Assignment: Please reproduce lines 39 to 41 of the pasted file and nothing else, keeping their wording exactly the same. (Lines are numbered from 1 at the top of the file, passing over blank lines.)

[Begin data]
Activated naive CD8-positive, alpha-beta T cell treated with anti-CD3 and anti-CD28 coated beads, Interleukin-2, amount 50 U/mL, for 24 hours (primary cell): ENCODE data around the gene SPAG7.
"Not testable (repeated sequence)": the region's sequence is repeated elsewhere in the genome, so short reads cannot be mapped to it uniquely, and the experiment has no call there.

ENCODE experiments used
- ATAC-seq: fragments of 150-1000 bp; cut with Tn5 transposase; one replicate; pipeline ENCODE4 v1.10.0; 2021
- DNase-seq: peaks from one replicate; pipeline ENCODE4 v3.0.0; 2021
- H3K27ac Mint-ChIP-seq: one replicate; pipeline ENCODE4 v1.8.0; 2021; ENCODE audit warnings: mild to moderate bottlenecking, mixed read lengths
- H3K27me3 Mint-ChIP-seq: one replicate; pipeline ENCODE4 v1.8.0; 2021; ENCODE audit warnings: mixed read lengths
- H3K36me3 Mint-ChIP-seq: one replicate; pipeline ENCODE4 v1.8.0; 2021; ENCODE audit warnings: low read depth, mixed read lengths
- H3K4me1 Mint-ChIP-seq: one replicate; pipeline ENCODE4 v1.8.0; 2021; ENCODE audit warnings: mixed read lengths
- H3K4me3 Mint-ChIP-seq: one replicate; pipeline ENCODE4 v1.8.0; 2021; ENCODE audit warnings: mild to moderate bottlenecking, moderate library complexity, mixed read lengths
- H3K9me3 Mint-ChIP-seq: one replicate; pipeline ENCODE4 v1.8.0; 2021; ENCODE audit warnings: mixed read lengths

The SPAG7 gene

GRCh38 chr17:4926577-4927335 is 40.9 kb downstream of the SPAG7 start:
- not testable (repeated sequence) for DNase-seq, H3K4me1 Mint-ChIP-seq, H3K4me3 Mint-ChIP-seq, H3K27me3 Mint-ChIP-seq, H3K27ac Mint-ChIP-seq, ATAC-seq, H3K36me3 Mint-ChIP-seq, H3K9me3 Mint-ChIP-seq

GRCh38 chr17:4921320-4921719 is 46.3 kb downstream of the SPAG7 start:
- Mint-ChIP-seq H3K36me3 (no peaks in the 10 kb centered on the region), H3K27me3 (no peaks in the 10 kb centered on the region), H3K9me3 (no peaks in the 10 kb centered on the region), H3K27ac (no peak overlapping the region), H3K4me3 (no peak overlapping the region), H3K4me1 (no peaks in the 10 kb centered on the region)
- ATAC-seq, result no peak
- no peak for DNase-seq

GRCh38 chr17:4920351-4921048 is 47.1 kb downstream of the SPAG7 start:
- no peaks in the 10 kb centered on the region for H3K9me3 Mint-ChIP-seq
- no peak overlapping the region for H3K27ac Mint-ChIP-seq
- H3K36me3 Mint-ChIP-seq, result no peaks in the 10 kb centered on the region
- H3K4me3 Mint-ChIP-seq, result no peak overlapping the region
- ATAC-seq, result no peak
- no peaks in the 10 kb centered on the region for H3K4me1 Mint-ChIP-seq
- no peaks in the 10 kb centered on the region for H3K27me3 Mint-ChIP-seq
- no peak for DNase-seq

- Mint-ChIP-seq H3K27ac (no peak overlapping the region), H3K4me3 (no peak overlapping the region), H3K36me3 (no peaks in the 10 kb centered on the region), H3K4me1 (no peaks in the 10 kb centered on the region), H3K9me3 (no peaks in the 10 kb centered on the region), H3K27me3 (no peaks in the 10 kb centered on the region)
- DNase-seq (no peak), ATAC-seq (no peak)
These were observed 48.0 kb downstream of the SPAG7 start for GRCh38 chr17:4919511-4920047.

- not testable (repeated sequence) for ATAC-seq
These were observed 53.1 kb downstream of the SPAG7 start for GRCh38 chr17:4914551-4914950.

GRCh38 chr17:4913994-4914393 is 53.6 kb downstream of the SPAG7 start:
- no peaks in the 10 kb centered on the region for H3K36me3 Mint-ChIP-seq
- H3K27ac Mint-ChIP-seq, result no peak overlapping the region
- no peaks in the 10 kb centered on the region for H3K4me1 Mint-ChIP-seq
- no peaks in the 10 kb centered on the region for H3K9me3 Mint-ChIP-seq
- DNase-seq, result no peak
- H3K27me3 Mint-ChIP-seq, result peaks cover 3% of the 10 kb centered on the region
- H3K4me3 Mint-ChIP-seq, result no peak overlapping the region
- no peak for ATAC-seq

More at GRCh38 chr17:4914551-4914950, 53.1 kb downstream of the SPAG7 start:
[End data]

- H3K27me3 Mint-ChIP-seq, result peaks cover 3% of the 10 kb centered on the region
- H3K4me3 Mint-ChIP-seq, result no peak overlapping the region
- no peak for ATAC-seq